A running theme in Thai history. Spend any time in Thailand and you will see people praying to icons of King Rama V. King Thaksin the Great went one better, and declared himself to be the reincarnation of the Buddha. (Which is shockingly blasphemous in Thai Theravada Buddhism: it amounts to denying that the Buddha achieved nirvana in death, at which point he would have stopped reincarnating, which basically denies that he was the Buddha.) The current King, Rama IX, has attracted his share of veneration, given that he is: a, the longest-serving head of state on Earth; b, reigned over the greatest expansion of Thai prestige and economic growth in history; and c, is listed on this very wiki on the Cool Old Guy page.
Meanwhile, in China, the rulers had what was called The Mandate Of Heaven, which basically means that as long as they made sure things were going well in the kingdom, they obviously had the blessings of heaven with them. However, when the emperor started caring more about his own pleasures than helping the people, and his officials started making life miserable for everyone, well, it was obvious that the Mandate Of Heaven was removed, and it was time to go kill the emperor, his lackeys, and anyone else who was doing a crap job of ruling the country, and put in someone competent. Of course the origin of the Mandate was from the Zhou Dynasty, whose first ruler made this to justify overthrowing the Shang Dynasty by claiming that the Shang also did this too.
This was of course very convenient, as it both gave justification for imperial rule (Heaven favors this person to run the country) while also justifying revolt and rebellion through explaining the corruption that dynasties inevitably suffer over time. The Mandate essentially condensed the historical pattern of inevitable disintegration of space filling empires in a controllable, constitutional form.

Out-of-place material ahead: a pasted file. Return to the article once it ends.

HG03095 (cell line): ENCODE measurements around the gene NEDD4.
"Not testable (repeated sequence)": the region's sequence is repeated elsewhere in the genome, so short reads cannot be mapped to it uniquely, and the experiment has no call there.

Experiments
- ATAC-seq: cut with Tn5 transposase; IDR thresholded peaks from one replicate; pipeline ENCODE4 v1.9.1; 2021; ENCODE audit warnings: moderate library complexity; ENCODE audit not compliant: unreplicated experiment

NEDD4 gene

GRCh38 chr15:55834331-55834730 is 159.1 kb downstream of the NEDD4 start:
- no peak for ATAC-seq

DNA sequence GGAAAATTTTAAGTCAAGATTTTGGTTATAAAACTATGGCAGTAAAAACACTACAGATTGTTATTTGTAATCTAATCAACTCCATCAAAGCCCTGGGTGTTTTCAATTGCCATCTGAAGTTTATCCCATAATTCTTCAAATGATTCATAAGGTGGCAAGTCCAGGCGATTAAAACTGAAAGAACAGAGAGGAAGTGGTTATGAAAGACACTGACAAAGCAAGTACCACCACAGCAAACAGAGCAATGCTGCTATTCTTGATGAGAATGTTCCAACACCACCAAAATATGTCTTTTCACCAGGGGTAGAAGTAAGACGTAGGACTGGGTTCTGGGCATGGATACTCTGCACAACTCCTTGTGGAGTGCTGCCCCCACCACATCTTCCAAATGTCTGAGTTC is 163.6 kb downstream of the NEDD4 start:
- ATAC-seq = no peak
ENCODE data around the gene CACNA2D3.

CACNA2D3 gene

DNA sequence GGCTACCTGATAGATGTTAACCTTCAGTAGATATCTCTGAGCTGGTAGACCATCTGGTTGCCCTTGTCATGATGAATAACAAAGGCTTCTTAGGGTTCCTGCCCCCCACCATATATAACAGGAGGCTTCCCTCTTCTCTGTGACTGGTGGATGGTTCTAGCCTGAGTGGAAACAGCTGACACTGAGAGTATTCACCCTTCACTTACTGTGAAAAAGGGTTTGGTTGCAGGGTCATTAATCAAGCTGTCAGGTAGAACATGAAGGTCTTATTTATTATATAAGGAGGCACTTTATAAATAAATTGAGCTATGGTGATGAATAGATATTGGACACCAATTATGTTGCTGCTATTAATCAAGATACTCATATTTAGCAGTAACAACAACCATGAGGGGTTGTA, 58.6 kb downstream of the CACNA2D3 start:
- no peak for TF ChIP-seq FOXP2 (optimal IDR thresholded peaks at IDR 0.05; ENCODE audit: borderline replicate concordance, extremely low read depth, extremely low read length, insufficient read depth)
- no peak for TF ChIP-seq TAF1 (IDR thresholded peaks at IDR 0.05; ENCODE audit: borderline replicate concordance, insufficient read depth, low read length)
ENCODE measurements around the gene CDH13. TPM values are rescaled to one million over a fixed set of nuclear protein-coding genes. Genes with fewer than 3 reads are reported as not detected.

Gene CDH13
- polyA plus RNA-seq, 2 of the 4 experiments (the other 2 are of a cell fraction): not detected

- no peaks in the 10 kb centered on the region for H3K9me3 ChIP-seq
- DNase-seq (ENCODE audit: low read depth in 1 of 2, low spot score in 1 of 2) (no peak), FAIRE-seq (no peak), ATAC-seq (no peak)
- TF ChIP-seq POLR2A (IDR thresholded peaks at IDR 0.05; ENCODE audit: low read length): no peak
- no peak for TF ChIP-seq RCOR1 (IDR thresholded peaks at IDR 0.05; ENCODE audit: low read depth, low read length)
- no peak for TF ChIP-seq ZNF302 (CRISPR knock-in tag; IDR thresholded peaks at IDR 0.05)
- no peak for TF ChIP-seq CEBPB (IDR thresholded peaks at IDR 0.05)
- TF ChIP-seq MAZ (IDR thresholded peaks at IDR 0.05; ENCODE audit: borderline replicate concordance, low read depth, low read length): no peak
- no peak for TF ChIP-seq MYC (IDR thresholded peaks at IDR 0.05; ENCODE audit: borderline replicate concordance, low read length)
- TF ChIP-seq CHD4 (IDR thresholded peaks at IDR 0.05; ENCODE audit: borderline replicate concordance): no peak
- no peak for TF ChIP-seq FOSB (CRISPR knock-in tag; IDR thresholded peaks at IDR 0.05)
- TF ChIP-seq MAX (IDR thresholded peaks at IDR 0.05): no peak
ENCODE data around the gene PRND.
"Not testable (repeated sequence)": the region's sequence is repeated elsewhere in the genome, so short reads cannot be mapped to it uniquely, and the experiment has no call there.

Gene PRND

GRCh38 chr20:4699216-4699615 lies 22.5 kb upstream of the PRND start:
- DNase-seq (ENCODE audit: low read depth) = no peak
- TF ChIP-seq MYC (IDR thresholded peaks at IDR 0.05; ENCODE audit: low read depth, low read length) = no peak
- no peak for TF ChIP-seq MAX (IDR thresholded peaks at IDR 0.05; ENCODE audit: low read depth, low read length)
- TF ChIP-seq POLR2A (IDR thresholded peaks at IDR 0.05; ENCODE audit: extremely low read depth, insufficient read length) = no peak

Despite not being considered a god (at least not in Ethiopia), Haile Selassie's full title was "His Imperial Majesty Haile Selassie I, King of Kings, Lord of Lords, Conquering Lion of the Tribe of Judah, and Elect of God". Meanwhile, he was (and is) considered the second coming of Christ by the Rastafarians. He was quite surprised (and perhaps disturbed on religious grounds, being Christian and the head of the Ethiopian Orthodox Church) to find this out upon visiting Jamaica in 1965. However, out of respect he didn't disabuse their belief.
Wilfried Daim published a photograph of a document signed by Adolf Hitler. This document ordered the "Immediate and unconditional abolition of all religions after the final victory", and proclaimed Hitler as the new messiah.
Many rulers (of both nations and religious sects, mostly Christian ones) play with this. They don't claim that they are Gods, but claim themselves/their blood line has been chosen by God, giving them a divine right to rule. After many political upheavals and the destruction of European Monarchies' power (plus thedegrading of royal linesfrom excessive inbreeding), most nobles refrain from declaring this notion openly anymore.